There are a few problems with this code, but you're on the right track.
1. Loop condition
You are using this to quit the loop when
ebx >= ecx:
The syntax is rather confusing, but this actually means "exit if ecx is greater than ebx". Changing it to
jng exit fixes this problem.
2. Arguments on stack
You are referring to arguments with
8(%ebp,%ebx,4), but the arguments actually start at
12(%ebp). You are right in that you should start with index 1, because the argument with index 0 is merely the name of the program.
3. Arguments are always strings
The arguments on the stack are only pointers to strings.
movl 12(%ebp),%eax will not put a number from the command line in
eax. It will only put a memory address in eax, which points to a series of characters that make up the first argument.
To get the number represented by the string "123" you need to parse it with a function such as atoi. atoi will then return 123 in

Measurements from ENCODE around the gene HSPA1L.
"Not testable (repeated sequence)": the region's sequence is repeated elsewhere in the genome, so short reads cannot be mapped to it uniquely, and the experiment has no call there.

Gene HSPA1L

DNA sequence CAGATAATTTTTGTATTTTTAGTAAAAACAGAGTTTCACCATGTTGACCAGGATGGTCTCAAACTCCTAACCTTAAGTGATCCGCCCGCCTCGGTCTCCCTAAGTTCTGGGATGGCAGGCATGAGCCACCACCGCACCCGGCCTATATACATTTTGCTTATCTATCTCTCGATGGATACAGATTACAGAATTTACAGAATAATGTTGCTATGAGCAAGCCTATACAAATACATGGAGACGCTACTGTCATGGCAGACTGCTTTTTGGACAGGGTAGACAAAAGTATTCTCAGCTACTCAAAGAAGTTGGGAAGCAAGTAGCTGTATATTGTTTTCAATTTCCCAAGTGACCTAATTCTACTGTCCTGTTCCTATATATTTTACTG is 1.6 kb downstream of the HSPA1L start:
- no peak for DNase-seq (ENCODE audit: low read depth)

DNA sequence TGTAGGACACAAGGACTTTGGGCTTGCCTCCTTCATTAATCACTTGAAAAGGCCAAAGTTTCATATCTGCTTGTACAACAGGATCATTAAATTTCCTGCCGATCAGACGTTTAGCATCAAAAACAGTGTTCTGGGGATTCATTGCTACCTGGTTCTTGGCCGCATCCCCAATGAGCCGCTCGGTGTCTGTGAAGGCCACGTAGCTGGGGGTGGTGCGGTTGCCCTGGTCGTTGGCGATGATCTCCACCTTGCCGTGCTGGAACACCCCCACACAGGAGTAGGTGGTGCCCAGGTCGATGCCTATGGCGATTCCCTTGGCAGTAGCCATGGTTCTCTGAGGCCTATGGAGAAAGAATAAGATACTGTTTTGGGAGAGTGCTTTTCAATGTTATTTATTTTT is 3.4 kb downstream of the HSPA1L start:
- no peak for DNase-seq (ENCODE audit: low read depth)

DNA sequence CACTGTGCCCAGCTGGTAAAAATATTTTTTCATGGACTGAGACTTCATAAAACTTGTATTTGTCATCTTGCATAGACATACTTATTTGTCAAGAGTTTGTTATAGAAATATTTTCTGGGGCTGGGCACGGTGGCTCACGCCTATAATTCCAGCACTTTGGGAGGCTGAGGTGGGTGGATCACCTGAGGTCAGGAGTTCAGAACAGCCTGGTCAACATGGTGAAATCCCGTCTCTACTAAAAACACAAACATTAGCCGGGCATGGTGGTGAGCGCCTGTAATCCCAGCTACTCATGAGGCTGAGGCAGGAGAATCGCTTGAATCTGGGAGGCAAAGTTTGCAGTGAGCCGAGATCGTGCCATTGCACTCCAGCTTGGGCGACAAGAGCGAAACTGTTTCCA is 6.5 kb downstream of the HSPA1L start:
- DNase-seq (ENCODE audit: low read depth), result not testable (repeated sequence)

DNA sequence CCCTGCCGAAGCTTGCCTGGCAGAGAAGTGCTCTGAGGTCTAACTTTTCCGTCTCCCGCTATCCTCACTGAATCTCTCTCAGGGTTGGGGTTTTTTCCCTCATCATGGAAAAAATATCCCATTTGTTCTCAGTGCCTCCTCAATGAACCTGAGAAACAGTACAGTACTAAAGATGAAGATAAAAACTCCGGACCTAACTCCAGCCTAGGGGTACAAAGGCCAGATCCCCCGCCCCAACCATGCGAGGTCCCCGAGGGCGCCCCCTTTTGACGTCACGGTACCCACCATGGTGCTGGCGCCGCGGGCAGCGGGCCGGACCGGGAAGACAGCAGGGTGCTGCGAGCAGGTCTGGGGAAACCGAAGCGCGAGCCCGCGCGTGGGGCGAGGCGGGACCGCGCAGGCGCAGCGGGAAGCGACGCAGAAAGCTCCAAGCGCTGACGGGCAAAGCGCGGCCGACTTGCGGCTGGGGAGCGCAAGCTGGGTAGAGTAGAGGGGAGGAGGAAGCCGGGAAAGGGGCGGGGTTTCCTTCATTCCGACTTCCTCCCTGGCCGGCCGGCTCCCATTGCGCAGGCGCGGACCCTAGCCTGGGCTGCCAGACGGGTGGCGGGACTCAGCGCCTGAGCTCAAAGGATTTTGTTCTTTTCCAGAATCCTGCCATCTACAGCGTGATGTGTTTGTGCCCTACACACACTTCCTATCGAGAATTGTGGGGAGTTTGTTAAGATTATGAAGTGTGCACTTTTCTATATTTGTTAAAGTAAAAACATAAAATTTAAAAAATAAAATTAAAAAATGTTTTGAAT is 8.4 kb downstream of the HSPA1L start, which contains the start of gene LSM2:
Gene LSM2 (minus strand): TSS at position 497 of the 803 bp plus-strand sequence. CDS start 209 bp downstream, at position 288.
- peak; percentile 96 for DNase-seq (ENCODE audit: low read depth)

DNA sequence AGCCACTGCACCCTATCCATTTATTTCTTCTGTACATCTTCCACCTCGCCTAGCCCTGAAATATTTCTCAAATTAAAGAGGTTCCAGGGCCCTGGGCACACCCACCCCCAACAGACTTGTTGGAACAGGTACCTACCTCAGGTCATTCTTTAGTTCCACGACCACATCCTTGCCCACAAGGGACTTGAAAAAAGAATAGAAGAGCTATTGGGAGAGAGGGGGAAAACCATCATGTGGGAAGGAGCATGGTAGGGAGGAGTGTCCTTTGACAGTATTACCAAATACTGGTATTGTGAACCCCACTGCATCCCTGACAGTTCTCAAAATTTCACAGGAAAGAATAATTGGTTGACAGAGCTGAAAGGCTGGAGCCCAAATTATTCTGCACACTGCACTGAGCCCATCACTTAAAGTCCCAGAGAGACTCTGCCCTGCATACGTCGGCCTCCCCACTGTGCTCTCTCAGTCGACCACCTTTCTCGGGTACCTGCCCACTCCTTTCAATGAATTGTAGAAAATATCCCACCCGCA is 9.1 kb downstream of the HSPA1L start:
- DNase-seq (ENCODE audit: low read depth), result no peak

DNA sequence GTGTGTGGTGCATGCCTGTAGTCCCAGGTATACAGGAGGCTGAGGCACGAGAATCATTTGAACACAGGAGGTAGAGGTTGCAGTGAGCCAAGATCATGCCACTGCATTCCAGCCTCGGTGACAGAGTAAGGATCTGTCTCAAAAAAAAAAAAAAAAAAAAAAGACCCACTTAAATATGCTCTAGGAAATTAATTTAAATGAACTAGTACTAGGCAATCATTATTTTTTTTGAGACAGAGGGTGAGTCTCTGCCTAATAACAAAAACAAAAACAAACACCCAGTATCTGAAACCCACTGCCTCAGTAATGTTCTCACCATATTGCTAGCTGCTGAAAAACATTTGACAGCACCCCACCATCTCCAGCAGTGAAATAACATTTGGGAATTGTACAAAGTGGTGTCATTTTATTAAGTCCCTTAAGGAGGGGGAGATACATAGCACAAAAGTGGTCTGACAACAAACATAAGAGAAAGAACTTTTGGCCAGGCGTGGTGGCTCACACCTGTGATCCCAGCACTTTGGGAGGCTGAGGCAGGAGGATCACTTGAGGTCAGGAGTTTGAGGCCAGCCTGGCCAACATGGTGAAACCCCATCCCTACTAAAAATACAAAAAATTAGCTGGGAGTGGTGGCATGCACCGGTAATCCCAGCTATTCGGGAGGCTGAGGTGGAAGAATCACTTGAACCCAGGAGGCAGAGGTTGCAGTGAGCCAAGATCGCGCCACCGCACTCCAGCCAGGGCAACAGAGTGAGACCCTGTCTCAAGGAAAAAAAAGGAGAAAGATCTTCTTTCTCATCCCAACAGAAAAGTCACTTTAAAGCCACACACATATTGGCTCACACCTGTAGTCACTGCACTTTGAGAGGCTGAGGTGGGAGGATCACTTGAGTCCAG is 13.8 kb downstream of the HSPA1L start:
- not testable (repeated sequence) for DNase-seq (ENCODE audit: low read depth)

Here's what the code looks like once these things are fixed. I put a comment next to each changed line.
movl $0,%eax #eax = return
movl $1,%ebx #ebx = index
movl 8(%ebp),%ecx #number of args
jng exit # quit if ecx is not greater than ebx
pushl %eax # save registers on stack
pushl %ecx # because they will be destroyed soon
pushl 12(%ebp,%ebx,4) # push next argument pointer on stack
call atoi # invoke atoi, this destroys registers eax,ecx,edx
add $4,%esp # restore stack pointer
mov %eax,%edx # atoi returns the value in eax, save that to edx
popl %ecx # restore ecx from stack
popl %eax # restore eax from stack
addl %edx,%eax # add parsed number to accumulator
And the program seems to work now:
$ gcc -nostartfiles test.S -m32 && ./a.out 1 2 3 4 5 ; echo $?
The program returns the result in its exit value, which means it can not count higher than 255 :)
It would probably be better to let the program print the result to stdout, using